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Organic Milk May Send Your Starbucks Latte Bill Soaring

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 Starbucks Corp. is facing increasing pressure from consumers to switch to organic milk -- but be prepared to open your wallet if that actually happens, experts say.

On Sunday, eight national groups -- including Green America's GMO Inside campaign and the Organic Consumers Association -- will spearhead a social media day to pressure the nation's largest coffee chain to switch to organic milk; the participants will post content on Facebook, Twitter and Instagram and use the hashtag #OrganicMilkNext.

Already, more than 150,000 consumers have signed a petition demanding that Starbucks (SBUX) switch to organic milk, according to the groups' press release.

For its part, Starbucks has already stopped using milk from dairy cows that were given growth hormones, which Green America President Alisa Gravitz called "the right move." And the coffee chain already sells some organic foods and beverages in their stores.

But critics want more -- in this case, Starbucks to use all organic milk in all beverages all the time. And while there are reasons that many consumers might like this idea -- some studies indicate that organic milk might be, in some areas, nutritionally superior and have less of an environmental impact than non-organic milk -- they'd better be prepared to pay a premium.

"This would have a huge impact on beverage prices at Starbucks," says Phil Lempert, author and founder of -- who thinks that it might mean you pay 50 cents or more extra for some beverages.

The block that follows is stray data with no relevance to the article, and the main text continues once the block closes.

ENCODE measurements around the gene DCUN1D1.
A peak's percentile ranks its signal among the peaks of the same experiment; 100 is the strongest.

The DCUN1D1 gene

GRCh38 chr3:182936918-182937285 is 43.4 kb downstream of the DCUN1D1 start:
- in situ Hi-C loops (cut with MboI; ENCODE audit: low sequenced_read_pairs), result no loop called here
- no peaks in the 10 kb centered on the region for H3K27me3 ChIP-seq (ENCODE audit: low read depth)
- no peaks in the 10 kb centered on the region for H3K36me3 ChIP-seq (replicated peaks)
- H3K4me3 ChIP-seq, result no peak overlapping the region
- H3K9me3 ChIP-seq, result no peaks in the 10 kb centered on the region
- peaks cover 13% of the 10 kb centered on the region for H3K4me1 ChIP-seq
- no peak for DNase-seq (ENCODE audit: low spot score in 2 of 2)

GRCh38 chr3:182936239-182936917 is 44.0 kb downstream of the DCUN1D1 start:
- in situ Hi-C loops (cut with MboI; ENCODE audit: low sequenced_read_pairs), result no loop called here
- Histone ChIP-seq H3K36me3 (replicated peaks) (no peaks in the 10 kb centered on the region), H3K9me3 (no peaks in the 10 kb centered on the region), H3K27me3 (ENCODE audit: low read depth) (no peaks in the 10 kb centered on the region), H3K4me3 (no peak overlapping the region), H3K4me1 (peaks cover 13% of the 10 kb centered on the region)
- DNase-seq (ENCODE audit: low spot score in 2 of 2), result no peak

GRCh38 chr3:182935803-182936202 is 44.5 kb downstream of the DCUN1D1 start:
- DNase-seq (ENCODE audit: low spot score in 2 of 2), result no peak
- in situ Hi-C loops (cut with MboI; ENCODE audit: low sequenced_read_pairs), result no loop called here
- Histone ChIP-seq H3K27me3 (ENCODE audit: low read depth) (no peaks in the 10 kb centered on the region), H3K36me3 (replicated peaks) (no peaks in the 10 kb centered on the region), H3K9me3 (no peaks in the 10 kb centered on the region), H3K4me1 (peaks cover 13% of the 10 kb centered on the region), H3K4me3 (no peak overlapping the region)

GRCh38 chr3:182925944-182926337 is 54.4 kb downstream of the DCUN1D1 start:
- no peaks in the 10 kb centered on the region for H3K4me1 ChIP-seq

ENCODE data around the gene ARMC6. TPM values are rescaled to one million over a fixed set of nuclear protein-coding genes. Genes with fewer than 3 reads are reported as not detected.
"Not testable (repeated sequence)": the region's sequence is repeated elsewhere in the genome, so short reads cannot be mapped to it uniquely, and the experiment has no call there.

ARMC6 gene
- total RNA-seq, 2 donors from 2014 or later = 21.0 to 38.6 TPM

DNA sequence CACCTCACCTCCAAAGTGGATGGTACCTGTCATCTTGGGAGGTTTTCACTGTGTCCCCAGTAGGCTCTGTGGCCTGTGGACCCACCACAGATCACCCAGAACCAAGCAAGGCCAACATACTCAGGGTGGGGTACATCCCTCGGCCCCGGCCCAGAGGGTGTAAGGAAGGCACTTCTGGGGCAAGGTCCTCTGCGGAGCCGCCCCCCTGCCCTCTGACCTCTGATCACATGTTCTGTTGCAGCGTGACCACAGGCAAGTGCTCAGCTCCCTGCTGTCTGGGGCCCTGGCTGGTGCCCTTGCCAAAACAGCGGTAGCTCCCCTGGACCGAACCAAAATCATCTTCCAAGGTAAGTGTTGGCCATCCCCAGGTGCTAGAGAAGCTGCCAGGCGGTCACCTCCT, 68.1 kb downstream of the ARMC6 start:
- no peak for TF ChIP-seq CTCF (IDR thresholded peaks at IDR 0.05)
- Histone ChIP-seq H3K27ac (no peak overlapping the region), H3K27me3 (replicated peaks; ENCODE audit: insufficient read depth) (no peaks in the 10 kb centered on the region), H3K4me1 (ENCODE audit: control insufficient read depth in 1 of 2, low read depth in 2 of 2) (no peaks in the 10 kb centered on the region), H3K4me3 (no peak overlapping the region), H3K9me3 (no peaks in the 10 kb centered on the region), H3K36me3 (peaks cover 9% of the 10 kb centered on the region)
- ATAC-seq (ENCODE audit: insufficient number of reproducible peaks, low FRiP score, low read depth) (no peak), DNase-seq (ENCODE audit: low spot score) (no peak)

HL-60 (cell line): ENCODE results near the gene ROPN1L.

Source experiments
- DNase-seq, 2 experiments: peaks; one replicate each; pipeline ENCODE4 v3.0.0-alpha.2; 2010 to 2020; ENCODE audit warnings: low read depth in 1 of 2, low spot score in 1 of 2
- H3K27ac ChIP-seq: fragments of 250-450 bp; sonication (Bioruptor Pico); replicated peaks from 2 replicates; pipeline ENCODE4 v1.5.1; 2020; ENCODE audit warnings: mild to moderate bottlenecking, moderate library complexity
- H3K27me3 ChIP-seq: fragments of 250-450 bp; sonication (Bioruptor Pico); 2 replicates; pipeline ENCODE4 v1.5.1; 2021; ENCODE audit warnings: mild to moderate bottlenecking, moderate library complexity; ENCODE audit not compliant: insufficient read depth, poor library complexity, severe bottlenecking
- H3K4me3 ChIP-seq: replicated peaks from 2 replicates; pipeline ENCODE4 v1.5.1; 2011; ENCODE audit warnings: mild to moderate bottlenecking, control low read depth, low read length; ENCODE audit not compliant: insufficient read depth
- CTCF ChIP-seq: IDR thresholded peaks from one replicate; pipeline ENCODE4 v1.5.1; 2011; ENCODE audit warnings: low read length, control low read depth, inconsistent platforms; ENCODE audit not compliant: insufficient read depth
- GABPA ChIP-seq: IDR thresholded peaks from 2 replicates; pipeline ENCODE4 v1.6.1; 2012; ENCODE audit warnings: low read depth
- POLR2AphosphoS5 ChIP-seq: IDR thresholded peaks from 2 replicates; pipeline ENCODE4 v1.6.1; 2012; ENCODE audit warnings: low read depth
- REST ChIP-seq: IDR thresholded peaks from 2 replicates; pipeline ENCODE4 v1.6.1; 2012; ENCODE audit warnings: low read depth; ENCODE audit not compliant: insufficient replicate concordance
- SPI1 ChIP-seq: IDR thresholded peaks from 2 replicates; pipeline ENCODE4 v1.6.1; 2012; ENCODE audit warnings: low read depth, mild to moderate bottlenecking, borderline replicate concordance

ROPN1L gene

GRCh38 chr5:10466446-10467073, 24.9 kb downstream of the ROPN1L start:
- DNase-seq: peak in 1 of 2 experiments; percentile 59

A Starbucks spokesperson acknowledged in an email that "organic diary is an important issue for some of our customers," and the company is always looking at its sourcing options. The representative pointed out that organic soy milk is available in its stores around the world.

Why will this hit consumers' wallets so heavily? Because organic milk costs a lot more than non-organic milk -- and for a company like Starbucks that uses so much milk (check out how much milk goes into some of its popular beverages), a move towards organic milk could impact their bottom line, he says.

IBISWorld analyst Antal Neville says that wholesale prices for organic milk are sometimes 50% or more above those for non-organic milk, thanks in part to the fact that organic dairy farmers have to follow certain, stricter criteria for their cows and may need more land per cow than non-organic dairy farmers.

Of course, Starbucks doesn't have to pass along the added cost of going organic to consumers. Like any other restaurant or food-service company, Starbucks needs to decide how much cost they can pass through without alienating their customers. But past behavior with regards to commodity prices indicates that Starbucks has been willing to let retail prices rise with costs.